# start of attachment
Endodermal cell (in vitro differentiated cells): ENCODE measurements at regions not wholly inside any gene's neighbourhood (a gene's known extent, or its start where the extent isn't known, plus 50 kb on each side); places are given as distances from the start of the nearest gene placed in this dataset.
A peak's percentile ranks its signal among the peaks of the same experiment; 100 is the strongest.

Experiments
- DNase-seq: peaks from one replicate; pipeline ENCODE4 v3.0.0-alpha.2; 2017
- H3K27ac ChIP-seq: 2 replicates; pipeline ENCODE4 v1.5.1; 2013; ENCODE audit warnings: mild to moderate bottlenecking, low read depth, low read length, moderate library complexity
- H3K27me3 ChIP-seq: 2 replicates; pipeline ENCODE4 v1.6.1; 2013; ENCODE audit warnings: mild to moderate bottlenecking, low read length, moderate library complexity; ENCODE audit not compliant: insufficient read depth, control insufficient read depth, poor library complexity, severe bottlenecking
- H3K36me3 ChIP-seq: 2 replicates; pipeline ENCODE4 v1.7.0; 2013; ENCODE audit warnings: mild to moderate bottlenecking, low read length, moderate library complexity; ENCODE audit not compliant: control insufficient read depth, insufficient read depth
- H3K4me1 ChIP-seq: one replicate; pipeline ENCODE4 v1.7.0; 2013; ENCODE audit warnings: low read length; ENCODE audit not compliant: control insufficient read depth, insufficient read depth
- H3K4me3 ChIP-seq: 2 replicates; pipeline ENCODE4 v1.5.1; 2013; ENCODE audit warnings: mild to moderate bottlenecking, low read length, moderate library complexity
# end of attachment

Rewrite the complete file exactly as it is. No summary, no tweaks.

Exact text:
Endodermal cell (in vitro differentiated cells): ENCODE measurements at regions not wholly inside any gene's neighbourhood (a gene's known extent, or its start where the extent isn't known, plus 50 kb on each side); places are given as distances from the start of the nearest gene placed in this dataset.
A peak's percentile ranks its signal among the peaks of the same experiment; 100 is the strongest.

Experiments
- DNase-seq: peaks from one replicate; pipeline ENCODE4 v3.0.0-alpha.2; 2017
- H3K27ac ChIP-seq: 2 replicates; pipeline ENCODE4 v1.5.1; 2013; ENCODE audit warnings: mild to moderate bottlenecking, low read depth, low read length, moderate library complexity
- H3K27me3 ChIP-seq: 2 replicates; pipeline ENCODE4 v1.6.1; 2013; ENCODE audit warnings: mild to moderate bottlenecking, low read length, moderate library complexity; ENCODE audit not compliant: insufficient read depth, control insufficient read depth, poor library complexity, severe bottlenecking
- H3K36me3 ChIP-seq: 2 replicates; pipeline ENCODE4 v1.7.0; 2013; ENCODE audit warnings: mild to moderate bottlenecking, low read length, moderate library complexity; ENCODE audit not compliant: control insufficient read depth, insufficient read depth
- H3K4me1 ChIP-seq: one replicate; pipeline ENCODE4 v1.7.0; 2013; ENCODE audit warnings: low read length; ENCODE audit not compliant: control insufficient read depth, insufficient read depth
- H3K4me3 ChIP-seq: 2 replicates; pipeline ENCODE4 v1.5.1; 2013; ENCODE audit warnings: mild to moderate bottlenecking, low read length, moderate library complexity